It can sometimes be a daunting task for an anime to stand out within a see countless other anime that have magical girls, magical worlds, ninjas, everyday high school adventures and the like. In a lot of ways it feels like anime has touched on pretty much every genre it can, to the point where we are seeing a lot more pardoy-type animes that attempt to poke humor at certain misconceptions, clichés or tropes found within anime. Konosuba is an example of a well-executed for of this type of show, for instance. So for me, it takes a solid amount for a show to stand out. Even if a show is exceptional, if you watch enough anime you start to notice the tropes and such in even the best shows. But those types of things really cannot be avoided, so how does a show stand out against the crowd? Against the sea of anime looking to overshadow and envelope its brothers and sisters? Well, having an interesting plot or core story is one way to set yourself apart. Take for instance, Puella Magi Madoka Magic… this, on the surface, appears to be another simple ‘magical girls’ show… but if you haven’t seen it, ask anyone who has– it is anything but typical!
Therefore, it was with great joy that I welcomed one of this anime season’s new anime into my life. On it’s surface, Joker Game appears rather promising if for no other reason than because of the simple fact that its story appears to be rather unique. Rather than dealing with ‘normal high school boys’ or magic, it takes a bit more of a realistic approach as it tells the story of the D-Agency. Which is a spy agency that was established in 1937 by Leuitnant Collonel Yuuki of the imperial army with one goal in mind: train a group of spies for Japan that will turn the tides for diplomacy in the country. According to Yuuki, Japan has never dealt in the espionage game and it has cost them dearly in the past. Other countries go in to meetings and other events with their own agendas and intel, while Japan acted far too trusting, in essence, losing the game before they even knew what game they were playing. Each would-be spy was recruited from colleges rather than military and were trained both physically and mentally to their limits. They were taught pretty much every subject to an insane degree and were even trained by professional criminals, like lock-picks, to learn their techniques until only eight spies remained within D-Agency. With their training complete, they each are all sent off around the world to complete various missions, father various intel, and change the face of Japan.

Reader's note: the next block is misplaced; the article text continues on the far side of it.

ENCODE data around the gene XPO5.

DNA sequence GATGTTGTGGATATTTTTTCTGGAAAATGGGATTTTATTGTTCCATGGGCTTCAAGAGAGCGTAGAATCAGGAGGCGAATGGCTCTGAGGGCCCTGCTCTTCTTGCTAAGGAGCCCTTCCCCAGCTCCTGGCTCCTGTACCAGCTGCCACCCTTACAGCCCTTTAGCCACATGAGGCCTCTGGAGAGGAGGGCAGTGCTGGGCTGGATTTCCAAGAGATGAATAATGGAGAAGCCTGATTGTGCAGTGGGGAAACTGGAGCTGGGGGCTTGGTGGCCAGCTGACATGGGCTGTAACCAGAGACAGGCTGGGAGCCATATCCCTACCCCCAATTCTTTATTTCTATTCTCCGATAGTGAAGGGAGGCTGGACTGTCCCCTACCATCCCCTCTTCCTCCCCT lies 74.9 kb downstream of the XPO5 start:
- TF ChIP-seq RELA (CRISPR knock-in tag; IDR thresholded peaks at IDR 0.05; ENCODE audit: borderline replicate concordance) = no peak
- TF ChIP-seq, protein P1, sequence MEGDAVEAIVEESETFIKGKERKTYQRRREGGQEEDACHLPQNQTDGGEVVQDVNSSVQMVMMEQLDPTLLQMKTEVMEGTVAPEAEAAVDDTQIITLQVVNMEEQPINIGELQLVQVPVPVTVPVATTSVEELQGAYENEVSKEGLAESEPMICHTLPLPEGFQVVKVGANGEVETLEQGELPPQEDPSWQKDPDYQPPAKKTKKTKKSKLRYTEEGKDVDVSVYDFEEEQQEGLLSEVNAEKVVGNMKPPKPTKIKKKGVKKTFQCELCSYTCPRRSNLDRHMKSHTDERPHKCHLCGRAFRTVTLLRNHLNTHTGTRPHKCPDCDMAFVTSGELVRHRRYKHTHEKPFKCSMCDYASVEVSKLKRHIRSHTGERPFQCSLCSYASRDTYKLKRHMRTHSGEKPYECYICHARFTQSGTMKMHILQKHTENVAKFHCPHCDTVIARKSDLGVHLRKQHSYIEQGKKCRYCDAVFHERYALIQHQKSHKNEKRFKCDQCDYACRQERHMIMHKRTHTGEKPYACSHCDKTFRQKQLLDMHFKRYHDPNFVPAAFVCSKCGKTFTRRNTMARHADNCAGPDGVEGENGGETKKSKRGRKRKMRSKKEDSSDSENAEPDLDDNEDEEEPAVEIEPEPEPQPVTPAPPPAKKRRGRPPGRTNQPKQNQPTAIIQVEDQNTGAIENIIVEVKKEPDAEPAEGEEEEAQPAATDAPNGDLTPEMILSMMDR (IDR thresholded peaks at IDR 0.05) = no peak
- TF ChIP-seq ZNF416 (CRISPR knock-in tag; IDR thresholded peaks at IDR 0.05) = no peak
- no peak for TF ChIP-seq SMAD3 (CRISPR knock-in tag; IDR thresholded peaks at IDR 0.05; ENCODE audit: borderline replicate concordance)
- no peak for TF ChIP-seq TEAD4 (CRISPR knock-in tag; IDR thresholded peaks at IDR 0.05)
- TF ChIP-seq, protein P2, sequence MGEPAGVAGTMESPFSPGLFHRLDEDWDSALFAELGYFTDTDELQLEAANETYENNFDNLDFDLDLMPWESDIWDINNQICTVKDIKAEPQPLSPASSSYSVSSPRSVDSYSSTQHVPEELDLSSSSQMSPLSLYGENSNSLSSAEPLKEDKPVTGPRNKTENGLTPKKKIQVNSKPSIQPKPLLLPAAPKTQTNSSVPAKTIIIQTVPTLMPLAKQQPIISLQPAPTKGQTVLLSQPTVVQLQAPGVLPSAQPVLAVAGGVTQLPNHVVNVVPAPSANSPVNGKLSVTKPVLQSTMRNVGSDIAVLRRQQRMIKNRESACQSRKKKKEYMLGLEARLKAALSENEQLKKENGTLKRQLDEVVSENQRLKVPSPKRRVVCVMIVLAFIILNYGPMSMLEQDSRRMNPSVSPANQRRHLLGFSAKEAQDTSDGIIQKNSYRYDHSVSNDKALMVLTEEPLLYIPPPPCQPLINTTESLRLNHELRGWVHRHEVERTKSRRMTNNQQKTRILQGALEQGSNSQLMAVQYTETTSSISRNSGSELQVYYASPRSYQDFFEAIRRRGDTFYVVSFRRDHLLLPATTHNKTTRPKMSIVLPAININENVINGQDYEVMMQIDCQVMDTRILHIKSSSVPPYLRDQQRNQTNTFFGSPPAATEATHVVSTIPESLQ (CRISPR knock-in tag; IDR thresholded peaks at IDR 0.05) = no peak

See? Pretty fuckin’ rad, right? This show definitely stands out in both form and content! But, unfortunately, not much else (at least so far). But here is what I like about the show overall: It would have been easy to make each spy sort of shapeless and have them lack personality, make them all stoic James Bond-types, but this show gives each character strengths and weaknesses, their own convictions and morals and it sets up for some pretty interesting situations. Nothing is cut-and-dry in this show, you’re free to root or hate any one of the spies as they are forced to do some odd things. And the fact that you sort of know how the story ends, with Japan siding with Germany in WWII, it makes the show all the more interesting as you get to see how the country got there. You want to respect the ability of the spies but you also recognize the fact that their actions and their country will end up on the wrong side of war and, therefore, history. But that is the interesting part about the show, it is an interesting journey and every mission is filled with twists and turns that you may or may not see coming, but the creativity in which the D-Agency chooses to fulfill their tasks is really where the show gets its suspense.